“In an ideal world,” Russell says, “responsible men would watch out for other men in the community and protect the community from being further attacked by [male perpetrators]. But that’s not what men are doing right now. Far from it. The current reality is that most men refuse to even hold other men accountable for their sexist behaviour — let alone police or correct them.”

Based on the logic behind “abolish the police,” we may as well say, “abolish men,” considering the source of most of the world’s violence. I’m being facetious, but surely you see my point.

What makes any of us believe the new boss, as it were, would be any different than the old one? The most likely result of replacing the police force with “something else” — whether that be restorative justice or some other form of mediation process; community patrols or a popular militia; an anarchist utopia that imagines perpetrators will be ostracized or will “heal” alongside their victims, in the community — is that similar structures of power will be replicated, and women will remain vulnerable and continue to be denied justice.

“Violence against women and racism are the result of systematic inequalities and if we don’t make real changes, I have no illusion that a different framework will result in a different or better outcome than what we have now,” Lee says.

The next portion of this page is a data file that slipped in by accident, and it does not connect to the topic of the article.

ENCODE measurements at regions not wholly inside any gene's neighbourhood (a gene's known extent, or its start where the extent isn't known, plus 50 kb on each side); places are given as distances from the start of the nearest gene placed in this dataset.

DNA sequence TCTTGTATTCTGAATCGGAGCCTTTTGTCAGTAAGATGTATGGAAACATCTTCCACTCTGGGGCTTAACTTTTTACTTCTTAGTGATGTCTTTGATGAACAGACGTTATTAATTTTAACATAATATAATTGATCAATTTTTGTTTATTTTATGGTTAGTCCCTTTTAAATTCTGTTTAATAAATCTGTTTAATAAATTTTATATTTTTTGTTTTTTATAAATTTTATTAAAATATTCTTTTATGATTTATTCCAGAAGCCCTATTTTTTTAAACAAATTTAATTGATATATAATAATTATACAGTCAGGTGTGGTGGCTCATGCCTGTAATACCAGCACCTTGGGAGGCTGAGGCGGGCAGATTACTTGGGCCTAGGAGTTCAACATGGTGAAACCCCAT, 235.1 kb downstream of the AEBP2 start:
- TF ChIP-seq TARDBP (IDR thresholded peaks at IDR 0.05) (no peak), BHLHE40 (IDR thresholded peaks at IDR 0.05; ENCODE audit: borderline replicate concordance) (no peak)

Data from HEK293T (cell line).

Lee agrees with criticisms of the police coming from marginalized and racialized groups. “I’m not in any way in favour of a law and order agenda — I think that’s very dangerous. I’m totally against the police having too much power, acting with impunity, and a budget that’s high on militarism,” she says. “Those are all things we need to fight against.”

She believes that what we really need is a revolution, adding that movements like Black Lives Matter “are the way to go” and that other social justice movements need to come out in support. “That’s how we will effect real change,” she says. “But in the meantime, women need access to the law.”

Russell agrees, saying, “It’s not a political ideal, it’s just a reality.”

That leftists often accuse women of “pearl-clutching” or of encouraging a police state, due to their efforts to protect themselves from male violence, only demonstrates how little they understand about their own self-professed efforts at building a just world. The hypocrisy of subjecting women to abuse, but then criticizing them for calling the police should serve as a reminder to women of the priorities of these groups.

After a Toronto writer named Andray Domise, well-known on the Canadian left, was accused of abuse, a friend of his and fellow activist wrote in his defense: